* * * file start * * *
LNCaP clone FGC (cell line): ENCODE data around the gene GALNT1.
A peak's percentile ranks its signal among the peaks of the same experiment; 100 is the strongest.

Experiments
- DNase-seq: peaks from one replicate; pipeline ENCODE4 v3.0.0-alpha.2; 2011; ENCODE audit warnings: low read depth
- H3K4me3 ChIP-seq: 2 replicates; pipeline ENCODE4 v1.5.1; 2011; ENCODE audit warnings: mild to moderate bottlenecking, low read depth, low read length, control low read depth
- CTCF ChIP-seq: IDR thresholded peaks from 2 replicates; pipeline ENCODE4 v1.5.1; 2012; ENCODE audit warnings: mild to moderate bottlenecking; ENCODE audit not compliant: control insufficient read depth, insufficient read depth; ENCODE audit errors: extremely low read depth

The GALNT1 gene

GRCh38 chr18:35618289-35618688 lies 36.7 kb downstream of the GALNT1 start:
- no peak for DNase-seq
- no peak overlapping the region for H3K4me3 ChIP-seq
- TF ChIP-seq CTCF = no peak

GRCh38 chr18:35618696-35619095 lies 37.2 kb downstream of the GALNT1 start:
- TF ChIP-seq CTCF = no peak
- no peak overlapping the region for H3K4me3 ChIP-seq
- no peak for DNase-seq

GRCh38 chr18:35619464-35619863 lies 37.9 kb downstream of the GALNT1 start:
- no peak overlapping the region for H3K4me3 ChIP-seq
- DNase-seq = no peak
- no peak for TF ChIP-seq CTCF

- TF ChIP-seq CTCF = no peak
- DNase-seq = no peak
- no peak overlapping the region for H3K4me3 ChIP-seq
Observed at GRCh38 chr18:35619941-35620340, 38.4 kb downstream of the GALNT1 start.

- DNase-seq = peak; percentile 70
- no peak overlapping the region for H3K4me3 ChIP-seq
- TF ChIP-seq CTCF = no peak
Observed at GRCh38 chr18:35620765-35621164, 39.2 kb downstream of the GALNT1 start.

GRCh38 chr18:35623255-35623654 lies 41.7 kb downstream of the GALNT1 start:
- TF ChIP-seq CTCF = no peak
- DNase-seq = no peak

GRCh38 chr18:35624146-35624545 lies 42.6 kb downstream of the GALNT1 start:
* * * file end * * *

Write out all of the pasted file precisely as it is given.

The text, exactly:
LNCaP clone FGC (cell line): ENCODE data around the gene GALNT1.
A peak's percentile ranks its signal among the peaks of the same experiment; 100 is the strongest.

Experiments
- DNase-seq: peaks from one replicate; pipeline ENCODE4 v3.0.0-alpha.2; 2011; ENCODE audit warnings: low read depth
- H3K4me3 ChIP-seq: 2 replicates; pipeline ENCODE4 v1.5.1; 2011; ENCODE audit warnings: mild to moderate bottlenecking, low read depth, low read length, control low read depth
- CTCF ChIP-seq: IDR thresholded peaks from 2 replicates; pipeline ENCODE4 v1.5.1; 2012; ENCODE audit warnings: mild to moderate bottlenecking; ENCODE audit not compliant: control insufficient read depth, insufficient read depth; ENCODE audit errors: extremely low read depth

The GALNT1 gene

GRCh38 chr18:35618289-35618688 lies 36.7 kb downstream of the GALNT1 start:
- no peak for DNase-seq
- no peak overlapping the region for H3K4me3 ChIP-seq
- TF ChIP-seq CTCF = no peak

GRCh38 chr18:35618696-35619095 lies 37.2 kb downstream of the GALNT1 start:
- TF ChIP-seq CTCF = no peak
- no peak overlapping the region for H3K4me3 ChIP-seq
- no peak for DNase-seq

GRCh38 chr18:35619464-35619863 lies 37.9 kb downstream of the GALNT1 start:
- no peak overlapping the region for H3K4me3 ChIP-seq
- DNase-seq = no peak
- no peak for TF ChIP-seq CTCF

- TF ChIP-seq CTCF = no peak
- DNase-seq = no peak
- no peak overlapping the region for H3K4me3 ChIP-seq
Observed at GRCh38 chr18:35619941-35620340, 38.4 kb downstream of the GALNT1 start.

- DNase-seq = peak; percentile 70
- no peak overlapping the region for H3K4me3 ChIP-seq
- TF ChIP-seq CTCF = no peak
Observed at GRCh38 chr18:35620765-35621164, 39.2 kb downstream of the GALNT1 start.

GRCh38 chr18:35623255-35623654 lies 41.7 kb downstream of the GALNT1 start:
- TF ChIP-seq CTCF = no peak
- DNase-seq = no peak

GRCh38 chr18:35624146-35624545 lies 42.6 kb downstream of the GALNT1 start: